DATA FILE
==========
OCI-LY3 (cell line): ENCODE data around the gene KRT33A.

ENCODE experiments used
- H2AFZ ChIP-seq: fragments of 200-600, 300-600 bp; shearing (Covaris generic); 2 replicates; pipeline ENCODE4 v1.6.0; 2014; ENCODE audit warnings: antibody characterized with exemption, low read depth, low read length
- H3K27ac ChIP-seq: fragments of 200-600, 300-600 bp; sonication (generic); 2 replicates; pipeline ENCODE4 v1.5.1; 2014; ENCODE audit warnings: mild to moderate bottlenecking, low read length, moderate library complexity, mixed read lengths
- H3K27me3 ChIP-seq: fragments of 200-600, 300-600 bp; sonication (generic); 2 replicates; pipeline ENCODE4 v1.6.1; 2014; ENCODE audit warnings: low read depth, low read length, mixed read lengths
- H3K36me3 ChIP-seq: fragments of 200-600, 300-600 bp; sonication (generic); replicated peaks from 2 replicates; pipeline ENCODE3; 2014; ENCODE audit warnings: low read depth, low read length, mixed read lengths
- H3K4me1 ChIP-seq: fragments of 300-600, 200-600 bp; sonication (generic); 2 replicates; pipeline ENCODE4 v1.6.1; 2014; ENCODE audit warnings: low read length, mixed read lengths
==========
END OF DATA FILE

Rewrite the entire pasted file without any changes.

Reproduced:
OCI-LY3 (cell line): ENCODE data around the gene KRT33A.

ENCODE experiments used
- H2AFZ ChIP-seq: fragments of 200-600, 300-600 bp; shearing (Covaris generic); 2 replicates; pipeline ENCODE4 v1.6.0; 2014; ENCODE audit warnings: antibody characterized with exemption, low read depth, low read length
- H3K27ac ChIP-seq: fragments of 200-600, 300-600 bp; sonication (generic); 2 replicates; pipeline ENCODE4 v1.5.1; 2014; ENCODE audit warnings: mild to moderate bottlenecking, low read length, moderate library complexity, mixed read lengths
- H3K27me3 ChIP-seq: fragments of 200-600, 300-600 bp; sonication (generic); 2 replicates; pipeline ENCODE4 v1.6.1; 2014; ENCODE audit warnings: low read depth, low read length, mixed read lengths
- H3K36me3 ChIP-seq: fragments of 200-600, 300-600 bp; sonication (generic); replicated peaks from 2 replicates; pipeline ENCODE3; 2014; ENCODE audit warnings: low read depth, low read length, mixed read lengths
- H3K4me1 ChIP-seq: fragments of 300-600, 200-600 bp; sonication (generic); 2 replicates; pipeline ENCODE4 v1.6.1; 2014; ENCODE audit warnings: low read length, mixed read lengths